A bomb exploded under his van as he drove to work
A prison officer who suffered leg injuries in a bomb attack in Belfast 11 days ago has died.
The prison officer, named as 52-year-old Adrian Ismay of Hillsborough Drive, Belfast, was injured on March 4th when a bomb exploded under his van as he drove to work in east Belfast.
A dissident republican group calling itself the New IRA claimed responsibility for the bombing.
Police say they will wait for medical evidence before deciding what direction their investigation will take.
Detective Chief Inspector Richard Campbell is leading the investigation, and says a post-mortem examination will take place to find out what caused Mr Ismay's death.
In a statement, the PSNI say: "We can confirm that the prison officer who was injured following the explosion of a device under his van on Friday 4th March has died in hospital this morning".
Detective Campbell said: "Adrian was the father of three grown-up daughters and had over 28 years service with the Prison Service".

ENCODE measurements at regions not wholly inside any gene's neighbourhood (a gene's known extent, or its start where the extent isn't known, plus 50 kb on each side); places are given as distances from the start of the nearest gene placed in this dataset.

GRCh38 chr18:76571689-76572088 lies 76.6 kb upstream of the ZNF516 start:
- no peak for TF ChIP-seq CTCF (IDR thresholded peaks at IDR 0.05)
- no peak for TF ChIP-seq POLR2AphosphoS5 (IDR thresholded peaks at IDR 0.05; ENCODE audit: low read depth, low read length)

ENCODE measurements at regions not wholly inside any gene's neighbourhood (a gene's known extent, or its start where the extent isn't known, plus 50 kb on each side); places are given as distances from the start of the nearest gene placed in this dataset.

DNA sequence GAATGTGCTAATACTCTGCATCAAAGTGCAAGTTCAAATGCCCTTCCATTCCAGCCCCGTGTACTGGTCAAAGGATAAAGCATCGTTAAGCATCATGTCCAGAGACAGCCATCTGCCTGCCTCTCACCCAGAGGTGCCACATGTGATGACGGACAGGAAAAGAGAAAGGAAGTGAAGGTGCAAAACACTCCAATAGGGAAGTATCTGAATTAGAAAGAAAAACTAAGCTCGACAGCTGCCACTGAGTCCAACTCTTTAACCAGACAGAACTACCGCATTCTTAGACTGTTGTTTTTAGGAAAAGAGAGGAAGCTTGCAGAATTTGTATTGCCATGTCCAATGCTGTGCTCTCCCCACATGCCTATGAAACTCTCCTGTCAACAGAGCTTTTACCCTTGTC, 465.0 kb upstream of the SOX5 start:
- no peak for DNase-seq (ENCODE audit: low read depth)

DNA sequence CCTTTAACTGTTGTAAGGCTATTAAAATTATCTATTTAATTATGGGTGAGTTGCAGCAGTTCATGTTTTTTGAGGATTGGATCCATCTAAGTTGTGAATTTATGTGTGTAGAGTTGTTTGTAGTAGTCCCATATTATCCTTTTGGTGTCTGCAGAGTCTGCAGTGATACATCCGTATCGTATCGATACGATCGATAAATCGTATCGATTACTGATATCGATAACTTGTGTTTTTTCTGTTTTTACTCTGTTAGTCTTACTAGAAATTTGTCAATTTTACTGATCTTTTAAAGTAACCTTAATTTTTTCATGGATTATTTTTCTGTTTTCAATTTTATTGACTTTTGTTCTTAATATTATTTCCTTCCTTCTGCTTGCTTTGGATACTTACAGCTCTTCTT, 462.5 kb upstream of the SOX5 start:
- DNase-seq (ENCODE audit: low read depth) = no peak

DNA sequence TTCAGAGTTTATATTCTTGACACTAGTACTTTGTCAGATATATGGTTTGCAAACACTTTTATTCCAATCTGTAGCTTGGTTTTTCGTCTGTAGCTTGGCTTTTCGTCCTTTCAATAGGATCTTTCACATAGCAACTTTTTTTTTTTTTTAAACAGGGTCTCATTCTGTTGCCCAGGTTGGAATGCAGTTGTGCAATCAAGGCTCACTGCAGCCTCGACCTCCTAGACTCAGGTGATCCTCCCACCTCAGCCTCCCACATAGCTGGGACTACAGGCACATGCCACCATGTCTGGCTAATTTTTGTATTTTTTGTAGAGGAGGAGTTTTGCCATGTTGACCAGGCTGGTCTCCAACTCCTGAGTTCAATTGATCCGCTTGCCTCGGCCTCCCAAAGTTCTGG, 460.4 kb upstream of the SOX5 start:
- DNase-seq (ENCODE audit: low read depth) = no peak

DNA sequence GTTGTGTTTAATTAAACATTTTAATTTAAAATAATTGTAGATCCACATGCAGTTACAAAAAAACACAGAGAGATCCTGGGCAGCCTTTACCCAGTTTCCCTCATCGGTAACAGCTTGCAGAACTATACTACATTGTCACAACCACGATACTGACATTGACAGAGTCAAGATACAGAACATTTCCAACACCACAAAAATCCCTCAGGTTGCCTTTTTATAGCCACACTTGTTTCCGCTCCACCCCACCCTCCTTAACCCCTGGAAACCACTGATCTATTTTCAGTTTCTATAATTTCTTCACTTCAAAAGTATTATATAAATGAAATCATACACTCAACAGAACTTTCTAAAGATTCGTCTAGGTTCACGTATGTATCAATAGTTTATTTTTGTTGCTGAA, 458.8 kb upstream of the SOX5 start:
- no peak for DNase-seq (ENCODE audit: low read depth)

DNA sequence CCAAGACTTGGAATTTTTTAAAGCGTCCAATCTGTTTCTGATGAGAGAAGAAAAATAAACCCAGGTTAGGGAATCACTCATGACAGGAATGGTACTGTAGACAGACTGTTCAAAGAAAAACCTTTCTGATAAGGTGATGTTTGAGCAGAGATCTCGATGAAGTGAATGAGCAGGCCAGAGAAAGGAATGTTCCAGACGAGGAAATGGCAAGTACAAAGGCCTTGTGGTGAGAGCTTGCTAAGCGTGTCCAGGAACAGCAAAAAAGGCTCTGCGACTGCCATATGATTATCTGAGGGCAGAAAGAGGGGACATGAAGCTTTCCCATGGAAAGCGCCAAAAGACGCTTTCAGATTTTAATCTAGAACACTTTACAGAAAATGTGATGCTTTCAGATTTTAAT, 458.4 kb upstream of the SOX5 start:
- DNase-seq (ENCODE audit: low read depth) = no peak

"Our deepest sympathy is with Adrian’s family, friends and colleagues at this sad time", he added.
Speaking from Washington, the Taoiseach Enda Kenny says his thoughts and prayers are with Mr Ismay's family for their loss and trauma.
The British Prime Minister David Cameron tweeted his sympathies:
PM: Deeply saddened to hear prison officer injured in bomb attack in Belfast on 4 March has died. Thoughts with father-of-three’s family.— UK Prime Minister (@Number10gov) March 15, 2016
While the Foreign Affairs Minister Charlie Flanagan said the attack was a callous and cowardly one on the entire community.
In a statement he offered his condolences to Mr Ismay's family, friends and colleagues - and added that everyone must "work together to reject those who wish to return Northern Ireland to the days when these heinous attacks were commonplace".
One man has been charged with attempted murder and causing an explosion with intent to endanger life, and the investigation is continuing.
Security services in the North are on heightened alert as it is feared that dissident republicans will attempt to carry out attacks in the lead up the centenary of the Easter Rising.
Speaking to Newstalk Lunchtime, Belfast-based security correspondent Alan Murray stated that at the time that the explosion occurred, the injuries sustained by the officer would not be life-threatening as it was believed that only part of the bomb had been detonated.